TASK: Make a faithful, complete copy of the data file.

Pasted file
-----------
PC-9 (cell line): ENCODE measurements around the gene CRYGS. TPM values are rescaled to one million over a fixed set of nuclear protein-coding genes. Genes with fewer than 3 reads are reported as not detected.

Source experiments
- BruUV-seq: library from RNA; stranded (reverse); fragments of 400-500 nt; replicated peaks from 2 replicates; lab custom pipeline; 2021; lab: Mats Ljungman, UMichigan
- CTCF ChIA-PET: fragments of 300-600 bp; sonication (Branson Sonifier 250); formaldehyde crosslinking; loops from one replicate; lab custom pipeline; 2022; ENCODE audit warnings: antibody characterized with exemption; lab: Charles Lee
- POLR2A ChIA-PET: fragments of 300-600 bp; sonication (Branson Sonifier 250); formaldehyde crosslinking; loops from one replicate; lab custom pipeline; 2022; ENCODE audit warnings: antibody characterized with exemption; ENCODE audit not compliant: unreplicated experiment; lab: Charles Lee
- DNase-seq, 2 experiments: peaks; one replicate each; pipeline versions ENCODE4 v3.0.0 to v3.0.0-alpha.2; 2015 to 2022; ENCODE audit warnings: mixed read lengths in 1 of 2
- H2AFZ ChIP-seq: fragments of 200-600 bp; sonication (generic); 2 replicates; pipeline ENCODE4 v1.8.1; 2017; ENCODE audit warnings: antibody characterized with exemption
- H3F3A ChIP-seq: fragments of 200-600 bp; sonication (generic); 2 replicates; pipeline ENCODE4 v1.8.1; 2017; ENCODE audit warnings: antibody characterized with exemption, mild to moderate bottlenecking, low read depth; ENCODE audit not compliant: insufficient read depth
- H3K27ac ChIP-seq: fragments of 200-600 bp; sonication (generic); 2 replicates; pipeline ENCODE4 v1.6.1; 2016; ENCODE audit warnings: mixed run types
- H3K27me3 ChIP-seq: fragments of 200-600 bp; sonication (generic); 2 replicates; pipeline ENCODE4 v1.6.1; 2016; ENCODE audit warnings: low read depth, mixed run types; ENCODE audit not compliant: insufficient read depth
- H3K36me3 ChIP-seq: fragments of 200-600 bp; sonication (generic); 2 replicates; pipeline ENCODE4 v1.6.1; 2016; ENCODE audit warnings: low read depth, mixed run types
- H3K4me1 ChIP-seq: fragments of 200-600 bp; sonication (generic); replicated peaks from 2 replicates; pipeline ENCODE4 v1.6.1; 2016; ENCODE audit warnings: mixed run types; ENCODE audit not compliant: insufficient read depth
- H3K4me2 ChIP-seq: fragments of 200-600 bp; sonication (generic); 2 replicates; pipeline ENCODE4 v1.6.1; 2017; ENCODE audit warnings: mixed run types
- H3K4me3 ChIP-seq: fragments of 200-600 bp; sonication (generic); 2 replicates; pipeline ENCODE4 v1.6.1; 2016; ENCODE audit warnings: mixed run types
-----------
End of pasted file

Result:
PC-9 (cell line): ENCODE measurements around the gene CRYGS. TPM values are rescaled to one million over a fixed set of nuclear protein-coding genes. Genes with fewer than 3 reads are reported as not detected.

Source experiments
- BruUV-seq: library from RNA; stranded (reverse); fragments of 400-500 nt; replicated peaks from 2 replicates; lab custom pipeline; 2021; lab: Mats Ljungman, UMichigan
- CTCF ChIA-PET: fragments of 300-600 bp; sonication (Branson Sonifier 250); formaldehyde crosslinking; loops from one replicate; lab custom pipeline; 2022; ENCODE audit warnings: antibody characterized with exemption; lab: Charles Lee
- POLR2A ChIA-PET: fragments of 300-600 bp; sonication (Branson Sonifier 250); formaldehyde crosslinking; loops from one replicate; lab custom pipeline; 2022; ENCODE audit warnings: antibody characterized with exemption; ENCODE audit not compliant: unreplicated experiment; lab: Charles Lee
- DNase-seq, 2 experiments: peaks; one replicate each; pipeline versions ENCODE4 v3.0.0 to v3.0.0-alpha.2; 2015 to 2022; ENCODE audit warnings: mixed read lengths in 1 of 2
- H2AFZ ChIP-seq: fragments of 200-600 bp; sonication (generic); 2 replicates; pipeline ENCODE4 v1.8.1; 2017; ENCODE audit warnings: antibody characterized with exemption
- H3F3A ChIP-seq: fragments of 200-600 bp; sonication (generic); 2 replicates; pipeline ENCODE4 v1.8.1; 2017; ENCODE audit warnings: antibody characterized with exemption, mild to moderate bottlenecking, low read depth; ENCODE audit not compliant: insufficient read depth
- H3K27ac ChIP-seq: fragments of 200-600 bp; sonication (generic); 2 replicates; pipeline ENCODE4 v1.6.1; 2016; ENCODE audit warnings: mixed run types
- H3K27me3 ChIP-seq: fragments of 200-600 bp; sonication (generic); 2 replicates; pipeline ENCODE4 v1.6.1; 2016; ENCODE audit warnings: low read depth, mixed run types; ENCODE audit not compliant: insufficient read depth
- H3K36me3 ChIP-seq: fragments of 200-600 bp; sonication (generic); 2 replicates; pipeline ENCODE4 v1.6.1; 2016; ENCODE audit warnings: low read depth, mixed run types
- H3K4me1 ChIP-seq: fragments of 200-600 bp; sonication (generic); replicated peaks from 2 replicates; pipeline ENCODE4 v1.6.1; 2016; ENCODE audit warnings: mixed run types; ENCODE audit not compliant: insufficient read depth
- H3K4me2 ChIP-seq: fragments of 200-600 bp; sonication (generic); 2 replicates; pipeline ENCODE4 v1.6.1; 2017; ENCODE audit warnings: mixed run types
- H3K4me3 ChIP-seq: fragments of 200-600 bp; sonication (generic); 2 replicates; pipeline ENCODE4 v1.6.1; 2016; ENCODE audit warnings: mixed run types